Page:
1500+ people were already there enjoying the parade of quartets
and choruses that were lined up to entertain.

I caught Saturday Evening Post as they did their set from
"Les Miserables" and though they sang well, I couldn't hear them
too well due to the reverberation off the concrete walls, the
constant "whoosh" of the massive air conditioning units above,
and the constant low rumble of talk going on among the audience,
who treated it like a coffee house. I even saw hotel workers 
pushing wheeled carts down the main aisles right in the middle
of a performance, seemingly oblivious to the performers on stage.

Southern Cross, a quartet from Australia, did a good job with
"The Masquerade Is Over" and were well received. Toronto Northern
Lights was super smooth and together on "It Had To Be You," but the
softer parts of the song were completely lost in the ambient noise.
I could hear some really nice sound coming off the stage, I just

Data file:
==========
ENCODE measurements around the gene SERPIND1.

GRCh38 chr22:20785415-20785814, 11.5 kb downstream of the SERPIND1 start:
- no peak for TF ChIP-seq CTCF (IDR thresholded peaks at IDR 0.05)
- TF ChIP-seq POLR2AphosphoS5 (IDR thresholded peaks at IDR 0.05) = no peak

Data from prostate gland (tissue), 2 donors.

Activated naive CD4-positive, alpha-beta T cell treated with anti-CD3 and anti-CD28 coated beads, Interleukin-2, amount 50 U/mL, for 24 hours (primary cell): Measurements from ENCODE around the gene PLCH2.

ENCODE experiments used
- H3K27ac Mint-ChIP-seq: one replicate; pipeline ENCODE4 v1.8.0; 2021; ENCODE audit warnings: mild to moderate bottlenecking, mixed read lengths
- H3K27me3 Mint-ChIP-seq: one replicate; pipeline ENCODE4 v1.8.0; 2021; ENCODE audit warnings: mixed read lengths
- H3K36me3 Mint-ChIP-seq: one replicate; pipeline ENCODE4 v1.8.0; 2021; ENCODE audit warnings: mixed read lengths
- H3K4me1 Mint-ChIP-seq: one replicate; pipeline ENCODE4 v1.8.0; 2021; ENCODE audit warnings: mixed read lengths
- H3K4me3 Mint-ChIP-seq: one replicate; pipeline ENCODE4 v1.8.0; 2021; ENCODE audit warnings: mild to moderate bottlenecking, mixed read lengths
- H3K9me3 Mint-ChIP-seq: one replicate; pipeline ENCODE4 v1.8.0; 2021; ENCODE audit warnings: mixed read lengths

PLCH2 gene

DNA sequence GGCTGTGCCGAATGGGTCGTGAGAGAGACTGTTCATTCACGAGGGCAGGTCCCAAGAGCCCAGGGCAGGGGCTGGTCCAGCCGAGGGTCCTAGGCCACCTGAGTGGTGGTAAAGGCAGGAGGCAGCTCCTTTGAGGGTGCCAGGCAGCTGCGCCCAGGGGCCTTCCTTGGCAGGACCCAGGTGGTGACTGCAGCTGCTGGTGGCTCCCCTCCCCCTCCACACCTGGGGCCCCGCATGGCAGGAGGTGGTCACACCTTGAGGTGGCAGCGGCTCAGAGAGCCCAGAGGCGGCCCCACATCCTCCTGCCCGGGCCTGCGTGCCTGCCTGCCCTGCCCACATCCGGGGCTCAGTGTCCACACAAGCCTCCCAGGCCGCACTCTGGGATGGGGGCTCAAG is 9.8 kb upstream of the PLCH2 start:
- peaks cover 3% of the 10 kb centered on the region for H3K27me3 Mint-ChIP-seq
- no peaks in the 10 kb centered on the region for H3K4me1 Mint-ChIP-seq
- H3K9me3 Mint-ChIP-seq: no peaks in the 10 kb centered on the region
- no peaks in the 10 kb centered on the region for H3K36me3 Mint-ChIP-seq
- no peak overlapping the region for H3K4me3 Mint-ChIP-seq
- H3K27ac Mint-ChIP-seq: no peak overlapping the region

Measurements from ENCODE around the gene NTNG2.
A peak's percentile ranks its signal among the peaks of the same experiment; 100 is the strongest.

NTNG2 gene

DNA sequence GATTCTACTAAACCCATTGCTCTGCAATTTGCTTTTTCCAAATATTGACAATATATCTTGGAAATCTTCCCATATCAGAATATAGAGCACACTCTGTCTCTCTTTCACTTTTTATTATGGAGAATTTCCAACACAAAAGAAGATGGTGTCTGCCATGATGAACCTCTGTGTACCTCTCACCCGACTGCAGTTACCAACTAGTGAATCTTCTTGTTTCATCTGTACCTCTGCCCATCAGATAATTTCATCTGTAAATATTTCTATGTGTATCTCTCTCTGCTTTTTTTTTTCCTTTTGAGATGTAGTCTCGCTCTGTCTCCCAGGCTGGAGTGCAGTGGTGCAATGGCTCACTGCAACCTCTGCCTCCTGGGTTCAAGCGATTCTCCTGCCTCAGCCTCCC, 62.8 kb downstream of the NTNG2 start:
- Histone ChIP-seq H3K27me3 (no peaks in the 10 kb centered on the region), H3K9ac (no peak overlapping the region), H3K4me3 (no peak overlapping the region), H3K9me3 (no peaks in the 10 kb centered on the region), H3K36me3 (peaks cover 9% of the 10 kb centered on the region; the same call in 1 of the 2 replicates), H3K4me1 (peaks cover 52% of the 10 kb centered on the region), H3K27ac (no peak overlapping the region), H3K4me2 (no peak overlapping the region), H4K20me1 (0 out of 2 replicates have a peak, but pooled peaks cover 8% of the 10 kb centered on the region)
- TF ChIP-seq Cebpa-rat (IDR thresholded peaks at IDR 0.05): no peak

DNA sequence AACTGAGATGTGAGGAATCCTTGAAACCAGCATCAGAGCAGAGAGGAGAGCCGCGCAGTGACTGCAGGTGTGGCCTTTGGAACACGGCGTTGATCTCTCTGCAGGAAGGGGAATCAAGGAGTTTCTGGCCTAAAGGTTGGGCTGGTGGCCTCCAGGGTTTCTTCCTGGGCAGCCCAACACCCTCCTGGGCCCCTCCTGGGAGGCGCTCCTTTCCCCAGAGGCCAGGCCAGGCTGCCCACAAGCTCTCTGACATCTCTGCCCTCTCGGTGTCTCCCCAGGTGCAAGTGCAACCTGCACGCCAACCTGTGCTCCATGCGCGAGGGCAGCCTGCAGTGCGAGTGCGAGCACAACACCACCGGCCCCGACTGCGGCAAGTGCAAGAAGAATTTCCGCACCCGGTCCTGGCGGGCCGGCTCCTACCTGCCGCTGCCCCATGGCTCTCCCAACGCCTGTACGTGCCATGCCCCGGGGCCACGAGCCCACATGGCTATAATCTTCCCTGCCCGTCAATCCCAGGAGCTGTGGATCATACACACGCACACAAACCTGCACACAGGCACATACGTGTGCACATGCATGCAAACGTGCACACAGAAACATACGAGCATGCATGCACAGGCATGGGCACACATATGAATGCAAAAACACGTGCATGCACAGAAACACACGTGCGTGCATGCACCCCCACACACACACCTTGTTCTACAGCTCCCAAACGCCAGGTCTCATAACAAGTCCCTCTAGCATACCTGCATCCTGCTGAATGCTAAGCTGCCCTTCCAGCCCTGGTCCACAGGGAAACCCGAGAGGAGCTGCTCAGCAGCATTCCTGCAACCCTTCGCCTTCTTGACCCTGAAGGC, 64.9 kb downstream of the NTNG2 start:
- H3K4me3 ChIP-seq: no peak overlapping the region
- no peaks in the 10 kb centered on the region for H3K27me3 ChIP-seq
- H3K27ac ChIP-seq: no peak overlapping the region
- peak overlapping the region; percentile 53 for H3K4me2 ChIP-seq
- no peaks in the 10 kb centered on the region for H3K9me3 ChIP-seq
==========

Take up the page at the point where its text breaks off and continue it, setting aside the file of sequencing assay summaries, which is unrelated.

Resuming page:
couldn't understand what they were singing. Oh well...can't wait to
hear them Saturday! They also did a good job on "Nobody Wants You
When You're Down and Out", with good vocal unity and richness

The highlight of the evening for me was the appearance of the 
Russian boys' quartet, The Nightengales. These boys are going to 
be the hit of the convention! They are 9-10 years old, and they
hit the stage like miniature pro's, dressed in their crisp spotless
Russian outfits and singing with enthusiasm and great harmony.
They opened with a Russian song (I have no idea what they were
singing but it didn't matter, they captivated the audience anyway).
But then they followed the huge applause with "Yes Sir That's